Three coastal getaways in the west

A quaint cottage with a transformed interior in Roundstone; a modern home in Rosbeg with dramatic views and a former guest lodge in Kilkee

 

1. Ervallagh Harbour, Roundstone, Connemara

Roundstone, in local Connemara parlance, has long been termed C4; as many from Dublin 4 descend on the village during the summer. A long-time favourite with artists such as Paul Henry, Maurice Wilks, Nano Reid and Cecil Maguire, the crystal green waters and dramatic backdrop of the Twelve Bens have gained international recognition for this tiny community.

Ervallagh is a picturesque harbour about a mile from the village with views of the wild Atlantic and Inishlacken Island. Secluded and safe with just a handful of houses, it has become a haven for boating enthusiasts, and the finance and law library sets.

In 2007, a derelict farmhouse on three-quarters of an acre achieved a significant €1.24 million. Planning permission is difficult to attain; so many who wish to have a home here at the rugged edge of Europe purchase old cottages and convert them into dream holiday homes.

One such cottage, although at 279sq m (3,000sq ft) it is hardly a cottage in the true sense of the word, is for sale through Ganly Walters with an asking price of €995,000. Purchased in 1998, the owner engaged Dublin architect Thomas Kelly to renovate and extend the property.

From the exterior the property seems like a modest dwelling but the interior is anything but. Local craftsmen transformed the house with the use of Douglas fir, white oak, and Honduras pine, echoing the Arts and Crafts style of the late 19th century. The property features three bedroom suites, all of which have their own mezzanine with spectacular views of the aquamarine waters.

A large open-plan room with picture windows, houses an oak kitchen, a dining room and living space with exposed wooden beams.

Upstairs is a further living area and a study with bespoke wooden units.

The cottage at Ervallagh would make a stunning home, with its bespoke high-quality interiors, a sandy beach on its doorstep, room to moor a boat – and all add up to explain its asking price.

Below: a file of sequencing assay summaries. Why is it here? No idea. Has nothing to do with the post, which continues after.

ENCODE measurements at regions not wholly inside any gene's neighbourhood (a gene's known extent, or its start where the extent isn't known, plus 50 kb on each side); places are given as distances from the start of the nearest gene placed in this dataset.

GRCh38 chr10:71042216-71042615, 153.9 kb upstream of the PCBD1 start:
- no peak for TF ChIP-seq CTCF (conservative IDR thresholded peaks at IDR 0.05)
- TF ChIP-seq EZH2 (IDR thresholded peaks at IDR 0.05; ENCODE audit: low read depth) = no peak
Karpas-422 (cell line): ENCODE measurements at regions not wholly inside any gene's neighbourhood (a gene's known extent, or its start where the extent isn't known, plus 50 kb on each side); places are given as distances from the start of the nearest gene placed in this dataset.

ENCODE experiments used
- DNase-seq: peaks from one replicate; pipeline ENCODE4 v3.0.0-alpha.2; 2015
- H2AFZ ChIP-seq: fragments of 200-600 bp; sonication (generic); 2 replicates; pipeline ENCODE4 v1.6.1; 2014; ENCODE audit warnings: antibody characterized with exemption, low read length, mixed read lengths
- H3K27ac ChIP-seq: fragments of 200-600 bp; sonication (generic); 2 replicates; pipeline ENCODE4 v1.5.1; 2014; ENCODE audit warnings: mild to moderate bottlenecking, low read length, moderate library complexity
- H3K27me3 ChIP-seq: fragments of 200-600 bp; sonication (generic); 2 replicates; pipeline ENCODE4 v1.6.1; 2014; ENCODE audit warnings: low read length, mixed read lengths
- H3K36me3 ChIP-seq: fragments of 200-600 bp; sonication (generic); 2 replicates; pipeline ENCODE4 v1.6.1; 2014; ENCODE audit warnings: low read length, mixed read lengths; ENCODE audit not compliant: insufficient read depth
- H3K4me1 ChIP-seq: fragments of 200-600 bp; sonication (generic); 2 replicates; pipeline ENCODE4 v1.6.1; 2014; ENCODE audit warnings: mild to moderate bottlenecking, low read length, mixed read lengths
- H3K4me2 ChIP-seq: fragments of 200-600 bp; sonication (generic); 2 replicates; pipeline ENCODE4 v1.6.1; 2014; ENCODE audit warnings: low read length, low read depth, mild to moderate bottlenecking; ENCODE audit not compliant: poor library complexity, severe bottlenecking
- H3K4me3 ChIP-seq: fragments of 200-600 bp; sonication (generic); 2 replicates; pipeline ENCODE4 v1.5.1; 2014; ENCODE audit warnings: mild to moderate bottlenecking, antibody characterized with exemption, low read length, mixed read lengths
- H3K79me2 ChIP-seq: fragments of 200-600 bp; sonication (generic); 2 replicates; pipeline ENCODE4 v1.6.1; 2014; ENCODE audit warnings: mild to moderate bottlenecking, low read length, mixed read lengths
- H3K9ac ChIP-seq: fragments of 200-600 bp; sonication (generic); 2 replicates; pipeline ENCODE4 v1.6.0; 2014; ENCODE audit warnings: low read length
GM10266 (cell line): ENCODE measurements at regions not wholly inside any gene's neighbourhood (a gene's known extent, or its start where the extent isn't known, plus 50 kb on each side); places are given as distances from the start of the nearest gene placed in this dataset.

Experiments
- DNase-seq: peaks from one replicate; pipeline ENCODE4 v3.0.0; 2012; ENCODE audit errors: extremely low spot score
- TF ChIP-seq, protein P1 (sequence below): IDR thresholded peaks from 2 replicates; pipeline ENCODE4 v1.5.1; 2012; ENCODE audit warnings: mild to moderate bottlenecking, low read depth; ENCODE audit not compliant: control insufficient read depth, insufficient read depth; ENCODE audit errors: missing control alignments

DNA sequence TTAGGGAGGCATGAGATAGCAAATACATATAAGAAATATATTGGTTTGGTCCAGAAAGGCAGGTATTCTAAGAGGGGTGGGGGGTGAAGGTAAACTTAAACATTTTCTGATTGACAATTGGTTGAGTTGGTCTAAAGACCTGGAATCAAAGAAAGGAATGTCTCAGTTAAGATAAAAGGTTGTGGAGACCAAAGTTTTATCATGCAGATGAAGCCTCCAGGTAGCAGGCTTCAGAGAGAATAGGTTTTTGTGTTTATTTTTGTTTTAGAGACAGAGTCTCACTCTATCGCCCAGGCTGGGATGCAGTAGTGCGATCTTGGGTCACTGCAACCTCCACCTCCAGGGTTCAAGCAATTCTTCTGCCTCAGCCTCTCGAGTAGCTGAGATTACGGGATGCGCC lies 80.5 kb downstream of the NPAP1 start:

2. Rosbeg, Westport,  Co Mayo

Of the 3,290 houses on the Property Price Register that have sold in Co Mayo since January 2010, the six most expensive houses were in Westport, with four of those in Rosbeg, a small enclave on the shores of Clew Bay beyond Westport Quay. Whether it’s the allure of the dramatic foreshore on the edge of Clew Bay or the proximity to Ireland’s Holy Mountain Croagh Patrick, Rosbeg, is now the most expensive place to live in Mayo.

This modern house, designed by Simon J Kelly Architects, standing at 300sq m (3,229sq ft) on 0.42 of an acre, is situated on the old coast road.

Although it is near the road, local traffic is at a minimum, thanks to a new coastal road, and there is a recently added safe path running the entire way to Westport Quay.

The house was designed with the master bedroom and living spaces on the upper floor to maximise coastal views. The living/dining/ kitchen area extends to more than 65sq m (700sq ft) and features a dual- aspect fireplace and wraparound terrace with uninterrupted sea views.

The house has four bedrooms. The master has a Jacuzzi bath and a panoramic balcony. Besides the open-plan livingarea, the house has two more reception rooms which could be used as bedrooms or playrooms.

While the price tag of €975,000 through agent Sherry FitzGerald Crowley is steep, it seems better value than the site two doors down – with planning permission to demolish a fire-damaged cottage and construct a new dwelling on .57 of an acre – which has an asking price of €795,000.

3 ‘Water’s Edge’ West End, Kilkee

Limerick people have made the pilgrimage to the West Clare seaside resort of Kilkee for fresh air and saltwater therapy since the late 1700s.

In 1833, locals, visitors and lodge owners met to discuss the problem of men bathing without trunks. A resolution was reached where the beach was divided into three sections allowing men swim in the mid-part of the horseshoe-shaped strand until 10am each day, while ladies could swim at either side for the afternoons. Water’s Edge has been run as a small private guest lodge since 2006. The owners Patricia and JJ Hickey purchased the 490sq m (5,269sq ft) house in 1997 and spent three years restoring the property.

The seven bedroom house sits at the edge of the West End, the most desirable location in the resort since Victorian times. The house, packed with period details, has three reception rooms, two of which have glorious views of Georges Head, and there’s a spacious high gloss kitchen with Aga. Five of the seven en-suite bedrooms have uninterrupted sea views.

Even though it has been run as a business, the house does not have a commercial feel and could make a wonderful summer home. It is being sold by Sherry FitzGerald with an asking price of €875,000.

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